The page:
After two days of sleeping and gaining more strength, I did what I do best. I found a place to hide. I went under the futon in my room and hugged the wall in the back corner. The human put a bed there for me. Occasionally she would pick me up by the scruff of my neck and hold me. We were both still wary of each other, and we were both stubborn. I bit her a couple times when she moved too fast and spooked me. I could smell her fear of me. This wasn’t going well.
A week later she took me back to the vet. My heart raced at another car ride. I was getting used to my room and didn’t want to go anywhere else. I tended to soil myself each time they stuck me in their damn boxes. This time was no exception. The doctor did a test at my human’s insistence and discovered I had high blood pressure. This is why my world went dark, my retinas detaching from the internal combustion. The only thing I wanted was to go back to my safe haven.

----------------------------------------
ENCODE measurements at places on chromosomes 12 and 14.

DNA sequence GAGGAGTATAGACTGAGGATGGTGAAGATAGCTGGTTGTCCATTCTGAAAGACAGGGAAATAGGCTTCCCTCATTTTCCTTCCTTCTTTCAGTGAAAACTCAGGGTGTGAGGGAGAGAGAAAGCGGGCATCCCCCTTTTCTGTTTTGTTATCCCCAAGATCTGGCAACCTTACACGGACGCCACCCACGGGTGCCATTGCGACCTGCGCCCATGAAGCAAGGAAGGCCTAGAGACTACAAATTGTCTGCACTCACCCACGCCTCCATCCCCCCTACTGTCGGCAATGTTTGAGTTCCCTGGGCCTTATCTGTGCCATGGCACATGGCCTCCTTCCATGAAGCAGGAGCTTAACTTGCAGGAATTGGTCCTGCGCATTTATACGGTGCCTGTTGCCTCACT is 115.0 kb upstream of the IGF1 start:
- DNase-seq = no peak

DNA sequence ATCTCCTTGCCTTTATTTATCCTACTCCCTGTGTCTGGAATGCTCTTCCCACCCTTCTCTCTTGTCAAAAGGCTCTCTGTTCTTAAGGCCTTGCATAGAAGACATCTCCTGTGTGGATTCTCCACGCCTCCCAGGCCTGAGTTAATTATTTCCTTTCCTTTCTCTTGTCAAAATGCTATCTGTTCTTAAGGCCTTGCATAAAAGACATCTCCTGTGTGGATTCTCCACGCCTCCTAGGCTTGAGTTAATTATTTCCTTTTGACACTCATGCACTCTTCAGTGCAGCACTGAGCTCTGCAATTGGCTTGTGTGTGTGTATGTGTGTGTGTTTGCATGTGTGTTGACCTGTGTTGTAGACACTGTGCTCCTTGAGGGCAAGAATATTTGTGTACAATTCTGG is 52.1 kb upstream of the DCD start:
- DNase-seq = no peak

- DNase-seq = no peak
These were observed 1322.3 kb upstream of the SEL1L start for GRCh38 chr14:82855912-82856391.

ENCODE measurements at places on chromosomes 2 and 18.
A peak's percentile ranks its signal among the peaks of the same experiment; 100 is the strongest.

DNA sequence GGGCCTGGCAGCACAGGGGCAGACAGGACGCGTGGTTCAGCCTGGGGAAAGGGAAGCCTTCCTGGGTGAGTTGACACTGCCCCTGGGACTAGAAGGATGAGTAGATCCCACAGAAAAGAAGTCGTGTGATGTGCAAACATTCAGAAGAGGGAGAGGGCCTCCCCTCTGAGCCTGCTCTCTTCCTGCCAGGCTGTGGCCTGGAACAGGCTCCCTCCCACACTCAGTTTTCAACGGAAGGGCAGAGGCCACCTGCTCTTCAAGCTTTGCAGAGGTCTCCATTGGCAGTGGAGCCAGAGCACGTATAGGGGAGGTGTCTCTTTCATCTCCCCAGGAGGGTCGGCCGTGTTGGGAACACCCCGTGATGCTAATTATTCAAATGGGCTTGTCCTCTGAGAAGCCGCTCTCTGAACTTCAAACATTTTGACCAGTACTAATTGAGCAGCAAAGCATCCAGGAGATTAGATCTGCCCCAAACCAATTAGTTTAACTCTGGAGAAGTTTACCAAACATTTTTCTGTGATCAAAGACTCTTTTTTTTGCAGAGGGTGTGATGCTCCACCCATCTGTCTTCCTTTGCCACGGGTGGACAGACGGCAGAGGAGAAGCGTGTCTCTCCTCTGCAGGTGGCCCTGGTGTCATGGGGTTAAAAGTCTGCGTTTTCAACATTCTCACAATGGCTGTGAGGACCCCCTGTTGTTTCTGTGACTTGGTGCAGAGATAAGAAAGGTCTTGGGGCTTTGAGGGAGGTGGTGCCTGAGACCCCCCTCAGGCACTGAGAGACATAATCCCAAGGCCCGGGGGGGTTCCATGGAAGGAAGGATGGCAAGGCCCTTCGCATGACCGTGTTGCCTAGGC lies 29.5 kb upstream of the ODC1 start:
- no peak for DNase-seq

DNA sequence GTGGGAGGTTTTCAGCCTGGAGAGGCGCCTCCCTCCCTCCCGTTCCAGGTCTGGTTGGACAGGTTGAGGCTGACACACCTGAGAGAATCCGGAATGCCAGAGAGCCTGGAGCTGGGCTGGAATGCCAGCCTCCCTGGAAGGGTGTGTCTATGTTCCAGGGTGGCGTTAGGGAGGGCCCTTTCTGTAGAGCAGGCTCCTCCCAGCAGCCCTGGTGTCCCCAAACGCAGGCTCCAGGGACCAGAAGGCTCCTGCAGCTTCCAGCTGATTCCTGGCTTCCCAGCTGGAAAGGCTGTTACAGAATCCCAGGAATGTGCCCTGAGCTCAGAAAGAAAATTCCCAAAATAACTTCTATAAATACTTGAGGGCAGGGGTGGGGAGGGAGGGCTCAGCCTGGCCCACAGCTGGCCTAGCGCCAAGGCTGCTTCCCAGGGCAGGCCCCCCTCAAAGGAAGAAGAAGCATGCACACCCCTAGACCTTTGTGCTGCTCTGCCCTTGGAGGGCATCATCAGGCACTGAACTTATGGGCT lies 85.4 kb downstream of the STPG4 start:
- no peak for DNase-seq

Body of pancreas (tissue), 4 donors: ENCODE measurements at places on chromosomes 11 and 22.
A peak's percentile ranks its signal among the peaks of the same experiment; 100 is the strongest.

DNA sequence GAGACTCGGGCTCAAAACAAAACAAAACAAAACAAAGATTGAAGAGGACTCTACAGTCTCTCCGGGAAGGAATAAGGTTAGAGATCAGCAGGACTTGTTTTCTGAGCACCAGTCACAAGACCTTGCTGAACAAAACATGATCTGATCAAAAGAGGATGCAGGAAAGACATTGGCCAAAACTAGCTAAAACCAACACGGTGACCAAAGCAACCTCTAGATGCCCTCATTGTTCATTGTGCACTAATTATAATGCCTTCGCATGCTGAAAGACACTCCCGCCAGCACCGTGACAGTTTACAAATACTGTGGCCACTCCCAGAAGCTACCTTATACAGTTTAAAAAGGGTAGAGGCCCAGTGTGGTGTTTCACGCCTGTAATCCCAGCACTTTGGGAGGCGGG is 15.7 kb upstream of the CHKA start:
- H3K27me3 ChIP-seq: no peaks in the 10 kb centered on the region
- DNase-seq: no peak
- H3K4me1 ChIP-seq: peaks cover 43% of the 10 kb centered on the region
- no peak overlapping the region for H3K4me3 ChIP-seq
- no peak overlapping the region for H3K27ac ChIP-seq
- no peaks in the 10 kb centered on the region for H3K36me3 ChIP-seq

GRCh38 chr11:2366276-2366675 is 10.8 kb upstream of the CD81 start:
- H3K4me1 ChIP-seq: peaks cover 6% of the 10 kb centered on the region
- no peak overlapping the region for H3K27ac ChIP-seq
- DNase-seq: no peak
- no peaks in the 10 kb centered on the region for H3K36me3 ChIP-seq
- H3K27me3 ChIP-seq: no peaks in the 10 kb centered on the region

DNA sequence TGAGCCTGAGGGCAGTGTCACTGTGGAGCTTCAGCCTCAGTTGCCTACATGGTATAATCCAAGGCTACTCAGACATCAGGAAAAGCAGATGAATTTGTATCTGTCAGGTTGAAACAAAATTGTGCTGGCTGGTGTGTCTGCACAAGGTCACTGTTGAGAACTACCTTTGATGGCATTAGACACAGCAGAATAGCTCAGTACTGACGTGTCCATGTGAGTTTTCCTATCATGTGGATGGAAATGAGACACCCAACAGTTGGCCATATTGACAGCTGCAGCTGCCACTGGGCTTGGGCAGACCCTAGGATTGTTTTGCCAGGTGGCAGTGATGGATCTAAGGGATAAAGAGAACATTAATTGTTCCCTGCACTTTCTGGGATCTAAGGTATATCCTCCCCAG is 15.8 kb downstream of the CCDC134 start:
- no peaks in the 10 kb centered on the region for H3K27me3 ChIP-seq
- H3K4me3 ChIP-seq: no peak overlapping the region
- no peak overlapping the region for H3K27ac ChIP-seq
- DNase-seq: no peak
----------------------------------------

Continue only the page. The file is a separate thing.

The human complied with my pleas and we began the drive home. On the way I could tell she was angry, only her annoyance wasn’t directed at me. She was mad no one caught the hypertension earlier. My loss of vision might have been reversed. I appreciated that she cared about me and I started to become more curious about her.
She often left me to my own devices, which generally meant hiding, but she found me twice a day to give me wet food and to sneak pills into it. I had been given luxuries I’d never known. I never pooped in the car again.